Chuck Berry put on a show while making his great music
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Many rockers were greatly influenced by the late great Chuck Berry. One of them is Paul McCartney, who, on March 20, issued a lengthy statement about his love for the man and his music. He said, in part, "From the first minute we heard the great guitar intro to ‘Sweet Little Sixteen’ we became fans of the great Chuck Berry. His stories were more like poems than lyrics – the likes of ‘Johnny B Goode’ or ‘Maybellene’. To us he was a magician making music that was exotic yet normal at the same time. We learnt so many things from him which led us into a dream world of rock ‘n’ roll music.”

He also recalled an encounter with Chuck Berry. “I was privileged to meet him in his home town St Louis when I played there on tour and it’s a memory I will cherish forever.”

Berry, who passed away on March 18, was not only a musical artist, but a visual one. He put on quite a show. Here is our selection of his best moments on video. They're not in chronological order, but showcase a bit of Berry from the '50s through the '80s. There are so many good clips, but here are just a few that lit up rock n' roll.

  • Nov. 14, 1964: “The TAMI Show”: Chuck Berry was one of the top-billed acts, along with the Rolling Stones, Beach Boys, James Brown, Gerry and the Pacemakers, Lesley Gore, the Supremes, Smokey Robinson and the Miracles and more. Berry opened the show and alternated with Gerry and the Pacemakers. He opened with “Johnny B. Goode” and “Maybelline” before handing the stage to Gerry and the Pacemakers for their version of his song. After they performed two of their own songs, Berry came back with “Sweet Little Sixteen,” gave the stage to Gerry Marsden once more, then finished up with “Nadine (Is That You)” before Marsden came back for his final song. Berry's trademark duck walk was a showstopper. 

    Billy J. Kramer, who also appeared on the show, told AXS.com, “I was in awe of Chuck Berry. As a kid growing up in Liverpool, I never thought that I would actually get the chance to work with him. I rarely get star-struck but regarding 'The TAMI Show,' I held him in such high esteem that I didn't know what to say so all I could muster to say to him was to thank him for all the great records. I loved all his records and John Lennon had it right when he said that if you were to give rock and roll another name it would be Chuck Berry. I wish today's kids would listen to Chuck Berry instead of the violent lyrics of today's rappers.”
     

  • 1973 - "American Graffiti":  Chuck Berry doesn't appear in this clip, but his recording of “Johnny B. Goode” is played on the soundtrack as Paul LeMat and a young Mackenzie Phillips get revenge on some girls who hit LeMat's car with a water balloon. One of the funniest parts of the movie. Some people believe “American Graffiti” is George Lucas' best film.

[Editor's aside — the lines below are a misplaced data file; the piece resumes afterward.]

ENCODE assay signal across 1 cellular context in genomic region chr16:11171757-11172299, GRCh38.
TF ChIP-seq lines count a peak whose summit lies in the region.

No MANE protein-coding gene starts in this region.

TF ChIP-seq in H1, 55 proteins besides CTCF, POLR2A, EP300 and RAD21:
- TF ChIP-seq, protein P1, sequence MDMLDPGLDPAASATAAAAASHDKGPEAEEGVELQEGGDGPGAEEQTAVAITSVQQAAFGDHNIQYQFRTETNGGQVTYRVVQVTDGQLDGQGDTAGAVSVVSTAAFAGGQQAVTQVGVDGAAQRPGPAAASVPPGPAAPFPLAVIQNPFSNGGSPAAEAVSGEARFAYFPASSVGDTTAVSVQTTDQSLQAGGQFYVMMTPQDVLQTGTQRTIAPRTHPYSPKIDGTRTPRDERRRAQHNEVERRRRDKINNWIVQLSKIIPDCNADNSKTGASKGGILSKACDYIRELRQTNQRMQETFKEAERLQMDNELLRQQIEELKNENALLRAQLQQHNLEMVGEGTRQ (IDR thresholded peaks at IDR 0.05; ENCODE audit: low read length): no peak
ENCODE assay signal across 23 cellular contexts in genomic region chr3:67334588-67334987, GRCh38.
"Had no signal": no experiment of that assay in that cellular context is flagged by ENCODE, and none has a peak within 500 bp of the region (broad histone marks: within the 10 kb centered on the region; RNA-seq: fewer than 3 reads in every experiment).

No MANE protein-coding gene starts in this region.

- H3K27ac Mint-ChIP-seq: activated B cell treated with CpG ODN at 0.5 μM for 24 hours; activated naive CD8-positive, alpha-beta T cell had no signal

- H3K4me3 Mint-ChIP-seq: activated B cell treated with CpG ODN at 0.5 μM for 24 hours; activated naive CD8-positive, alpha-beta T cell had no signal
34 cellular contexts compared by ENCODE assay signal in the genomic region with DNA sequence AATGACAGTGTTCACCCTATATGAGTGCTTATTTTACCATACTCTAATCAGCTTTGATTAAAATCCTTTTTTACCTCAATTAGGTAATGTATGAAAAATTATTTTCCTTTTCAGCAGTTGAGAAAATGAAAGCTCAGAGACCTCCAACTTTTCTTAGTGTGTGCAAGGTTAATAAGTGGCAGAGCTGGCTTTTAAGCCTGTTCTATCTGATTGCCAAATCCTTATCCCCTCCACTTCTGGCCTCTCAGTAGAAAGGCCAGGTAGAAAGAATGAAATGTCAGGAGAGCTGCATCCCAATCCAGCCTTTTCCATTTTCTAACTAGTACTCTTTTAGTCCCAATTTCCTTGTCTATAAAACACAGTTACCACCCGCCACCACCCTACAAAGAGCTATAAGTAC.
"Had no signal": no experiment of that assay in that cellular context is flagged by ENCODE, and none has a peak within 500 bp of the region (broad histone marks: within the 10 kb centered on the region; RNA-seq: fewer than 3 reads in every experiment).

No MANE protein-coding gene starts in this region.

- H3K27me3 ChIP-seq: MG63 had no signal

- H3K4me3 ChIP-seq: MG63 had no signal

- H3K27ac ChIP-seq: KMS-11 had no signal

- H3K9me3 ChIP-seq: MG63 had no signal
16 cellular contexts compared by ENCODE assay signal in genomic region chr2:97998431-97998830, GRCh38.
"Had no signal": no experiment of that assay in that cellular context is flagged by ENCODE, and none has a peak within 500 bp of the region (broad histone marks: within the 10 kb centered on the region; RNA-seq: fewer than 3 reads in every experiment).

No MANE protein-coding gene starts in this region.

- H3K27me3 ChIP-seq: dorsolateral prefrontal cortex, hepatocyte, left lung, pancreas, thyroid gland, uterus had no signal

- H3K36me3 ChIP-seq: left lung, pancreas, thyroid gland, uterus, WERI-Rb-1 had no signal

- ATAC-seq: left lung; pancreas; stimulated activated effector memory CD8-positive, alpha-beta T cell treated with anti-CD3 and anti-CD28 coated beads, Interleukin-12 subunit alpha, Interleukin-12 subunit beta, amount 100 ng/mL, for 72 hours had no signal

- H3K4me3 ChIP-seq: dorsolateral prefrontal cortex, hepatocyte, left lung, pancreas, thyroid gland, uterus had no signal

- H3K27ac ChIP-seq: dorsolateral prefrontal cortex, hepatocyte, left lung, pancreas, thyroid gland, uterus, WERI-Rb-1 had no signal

• February, 1972: “The Mike Douglas Show”: During John Lennon and Yoko Ono's week-long stints as co-hosts, Lennon asked that the show get Chuck Berry to appear with him. Douglas in his book I'll Be Right Back: Memories of TV's Greatest Talk Show, called it “powerful.” He said Lennon told him the appearance was such a big thing to him that he didn't care what happened the rest of the week. John and Chuck Berry sang “Johnny B. Goode” and “Memphis” backed by Lennon's Elephant's Memory Band. “"We could tell how much John idolized Chuck when they met!,” said Gary Van Scyoc, who played bass with Elephant's Memory. “John was so excited! Chuck seemed honored that John invited him on the show. I'd say they hit it off pretty good." Excerpts of the show were released on DVD, but Rhino released the full week on VHS years ago. The shows have not be released on DVD legitimately.
     

  • Sept. 13, 1969: Toronto Peace Festival: Most people know this for the premiere appearance by John Lennon and the Plastic Ono Band, but Chuck Berry, Jerry Lee Lewis and Little Richard appeared as opening acts. The show was filmed by D.A. Pennebacker and all the individual performances have been released. After leading the crowd in a peace chant, he kicked of a 13-song set with “Rock 'n' Roll Music” and ran through a bunch of familiar hits. The full Berry show is on DVD. Other releases from the show, including the Lennon show, have single songs of Berry but not his entire set. A much cheaper alternative is “The London Rock 'n' Roll Show” DVD with Berry, Bo Diddley, Little Richard and Jerry Lee Lewis.
     

  • 1978 - “American Hot Wax”: Both Chuck Berry and Jerry Lee Lewis appear in this great 1978 film about legendary DJ Alan Freed that has yet to be released on legitimate DVD. As Berry is about to make his appearance, after a scorching performance by Jerry Lee Lewis, Freed (played by Tim McIntyre) learns the IRS has frozen the box office receipts and he won't be able to pay the performers. Berry overhears the conversation and says, “Rock 'n' roll has been pretty good to be. I think I'll do this one for rock 'n roll” and does a fantastic medley of “Reelin' and Rockin'” (completely with bawdy lyrics) and “Roll Over Beethoven.” 
     

  • October, 1985: No song for Berry was bawdier than “My Ding-A-Ling.” This short version, with Ron Wood, was taped at the at the Bo Diddley 30th Anniversary of Rock 'n' Roll All Star Jam in Irvine Meadows Amphitheatre.
     
  • July 18, 1959 - Saturday Night Beech-Nut Show: Berry dances into the audience singing “Back in the USA.”
     
  • 1986: Keith Richards inducts Chuck Berry into the Rock 'n' Roll Hall of Fame. And in typical Berry fashion, he duck walks to the stage.
     
  • Undated: This clip, from the '50s, has Berry doing his trademark duck walk to “You Can't Catch Me.” How Berry will always be remembered.